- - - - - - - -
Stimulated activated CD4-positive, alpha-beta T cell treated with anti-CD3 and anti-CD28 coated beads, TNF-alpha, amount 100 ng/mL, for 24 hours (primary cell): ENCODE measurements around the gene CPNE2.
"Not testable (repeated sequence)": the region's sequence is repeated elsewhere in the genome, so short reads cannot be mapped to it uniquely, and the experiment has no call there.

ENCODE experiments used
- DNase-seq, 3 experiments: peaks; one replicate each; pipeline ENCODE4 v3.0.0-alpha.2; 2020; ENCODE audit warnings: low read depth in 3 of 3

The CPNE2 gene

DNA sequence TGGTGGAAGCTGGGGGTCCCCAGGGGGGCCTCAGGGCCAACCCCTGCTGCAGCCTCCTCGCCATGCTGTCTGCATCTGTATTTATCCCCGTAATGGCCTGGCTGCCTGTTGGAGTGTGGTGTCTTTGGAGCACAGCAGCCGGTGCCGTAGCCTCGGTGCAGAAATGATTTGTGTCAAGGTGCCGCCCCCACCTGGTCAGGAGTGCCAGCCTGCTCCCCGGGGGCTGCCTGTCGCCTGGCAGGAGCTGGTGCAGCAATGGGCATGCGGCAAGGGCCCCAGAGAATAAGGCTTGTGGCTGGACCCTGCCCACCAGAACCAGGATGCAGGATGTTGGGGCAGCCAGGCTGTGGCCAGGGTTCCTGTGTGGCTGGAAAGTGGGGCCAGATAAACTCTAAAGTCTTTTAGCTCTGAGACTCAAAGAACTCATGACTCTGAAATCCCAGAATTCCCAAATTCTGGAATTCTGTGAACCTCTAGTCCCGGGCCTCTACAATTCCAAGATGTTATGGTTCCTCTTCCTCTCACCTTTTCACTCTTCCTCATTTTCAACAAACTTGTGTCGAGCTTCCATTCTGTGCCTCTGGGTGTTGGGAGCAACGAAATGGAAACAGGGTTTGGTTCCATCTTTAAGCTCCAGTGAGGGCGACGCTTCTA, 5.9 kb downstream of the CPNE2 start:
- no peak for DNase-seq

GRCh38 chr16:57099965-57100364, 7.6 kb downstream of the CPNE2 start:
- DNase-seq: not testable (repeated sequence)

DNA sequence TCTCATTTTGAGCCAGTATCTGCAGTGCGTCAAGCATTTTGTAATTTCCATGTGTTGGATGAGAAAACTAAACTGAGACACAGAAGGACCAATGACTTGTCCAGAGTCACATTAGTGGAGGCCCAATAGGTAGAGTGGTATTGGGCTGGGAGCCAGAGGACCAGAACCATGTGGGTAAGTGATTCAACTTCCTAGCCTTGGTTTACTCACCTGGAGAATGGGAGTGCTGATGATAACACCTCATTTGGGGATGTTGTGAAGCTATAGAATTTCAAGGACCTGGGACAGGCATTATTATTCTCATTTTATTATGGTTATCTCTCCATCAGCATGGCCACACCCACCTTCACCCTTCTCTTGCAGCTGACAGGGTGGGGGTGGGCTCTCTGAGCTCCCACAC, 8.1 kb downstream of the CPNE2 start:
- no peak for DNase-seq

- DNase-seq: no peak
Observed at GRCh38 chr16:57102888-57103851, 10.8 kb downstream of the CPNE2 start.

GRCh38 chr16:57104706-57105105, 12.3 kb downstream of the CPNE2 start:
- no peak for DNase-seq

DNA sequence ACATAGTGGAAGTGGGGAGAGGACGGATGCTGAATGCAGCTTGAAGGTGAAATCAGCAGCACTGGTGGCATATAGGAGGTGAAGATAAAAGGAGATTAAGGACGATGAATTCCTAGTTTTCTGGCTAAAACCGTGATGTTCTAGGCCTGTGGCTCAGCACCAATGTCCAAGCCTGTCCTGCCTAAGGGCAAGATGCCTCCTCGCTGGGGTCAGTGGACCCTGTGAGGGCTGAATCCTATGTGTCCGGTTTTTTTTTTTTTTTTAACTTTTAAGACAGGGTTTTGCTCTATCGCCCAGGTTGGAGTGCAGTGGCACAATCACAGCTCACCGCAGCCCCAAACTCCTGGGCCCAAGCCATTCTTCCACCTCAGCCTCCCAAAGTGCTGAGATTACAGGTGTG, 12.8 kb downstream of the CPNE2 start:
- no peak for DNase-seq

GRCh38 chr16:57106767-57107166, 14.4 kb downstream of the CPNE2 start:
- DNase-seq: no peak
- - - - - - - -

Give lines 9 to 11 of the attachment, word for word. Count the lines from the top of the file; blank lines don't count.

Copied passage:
- DNase-seq: not testable (repeated sequence)

DNA sequence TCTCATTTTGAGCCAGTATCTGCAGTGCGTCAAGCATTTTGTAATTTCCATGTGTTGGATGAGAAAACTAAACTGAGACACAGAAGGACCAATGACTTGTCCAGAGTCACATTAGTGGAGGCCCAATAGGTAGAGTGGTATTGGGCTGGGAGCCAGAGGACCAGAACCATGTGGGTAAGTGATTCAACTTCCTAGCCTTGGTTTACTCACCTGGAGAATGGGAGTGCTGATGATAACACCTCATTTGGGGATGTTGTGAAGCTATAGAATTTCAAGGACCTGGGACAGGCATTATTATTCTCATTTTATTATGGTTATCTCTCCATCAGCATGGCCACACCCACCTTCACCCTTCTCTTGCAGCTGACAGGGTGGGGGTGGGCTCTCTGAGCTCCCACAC, 8.1 kb downstream of the CPNE2 start:
- no peak for DNase-seq